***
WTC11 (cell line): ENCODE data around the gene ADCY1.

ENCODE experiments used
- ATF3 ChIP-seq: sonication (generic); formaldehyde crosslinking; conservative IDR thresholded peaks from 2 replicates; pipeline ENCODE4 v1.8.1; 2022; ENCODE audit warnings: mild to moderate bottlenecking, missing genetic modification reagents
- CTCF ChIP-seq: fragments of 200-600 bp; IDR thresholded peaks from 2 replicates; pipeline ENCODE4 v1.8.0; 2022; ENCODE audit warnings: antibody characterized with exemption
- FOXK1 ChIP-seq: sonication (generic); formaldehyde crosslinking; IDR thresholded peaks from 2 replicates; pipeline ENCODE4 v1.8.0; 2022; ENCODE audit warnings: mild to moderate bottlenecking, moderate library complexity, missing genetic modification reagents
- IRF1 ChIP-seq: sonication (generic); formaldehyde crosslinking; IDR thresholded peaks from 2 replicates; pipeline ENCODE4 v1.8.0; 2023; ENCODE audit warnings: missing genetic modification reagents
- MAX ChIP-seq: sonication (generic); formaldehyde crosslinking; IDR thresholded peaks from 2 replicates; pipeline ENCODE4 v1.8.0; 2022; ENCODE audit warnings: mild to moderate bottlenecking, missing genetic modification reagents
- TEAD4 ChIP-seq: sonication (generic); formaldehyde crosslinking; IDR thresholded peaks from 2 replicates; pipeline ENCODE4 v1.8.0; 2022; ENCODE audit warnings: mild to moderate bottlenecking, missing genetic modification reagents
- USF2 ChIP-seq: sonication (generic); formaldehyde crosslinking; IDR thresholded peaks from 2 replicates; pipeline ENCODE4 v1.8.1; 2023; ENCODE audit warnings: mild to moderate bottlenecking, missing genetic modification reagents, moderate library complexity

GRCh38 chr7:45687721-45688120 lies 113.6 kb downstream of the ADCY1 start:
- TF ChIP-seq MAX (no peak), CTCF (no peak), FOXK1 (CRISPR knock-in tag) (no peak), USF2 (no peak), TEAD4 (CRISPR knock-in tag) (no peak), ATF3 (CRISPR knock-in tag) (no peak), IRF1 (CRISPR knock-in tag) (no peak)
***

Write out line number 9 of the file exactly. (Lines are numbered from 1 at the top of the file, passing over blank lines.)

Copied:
- USF2 ChIP-seq: sonication (generic); formaldehyde crosslinking; IDR thresholded peaks from 2 replicates; pipeline ENCODE4 v1.8.1; 2023; ENCODE audit warnings: mild to moderate bottlenecking, missing genetic modification reagents, moderate library complexity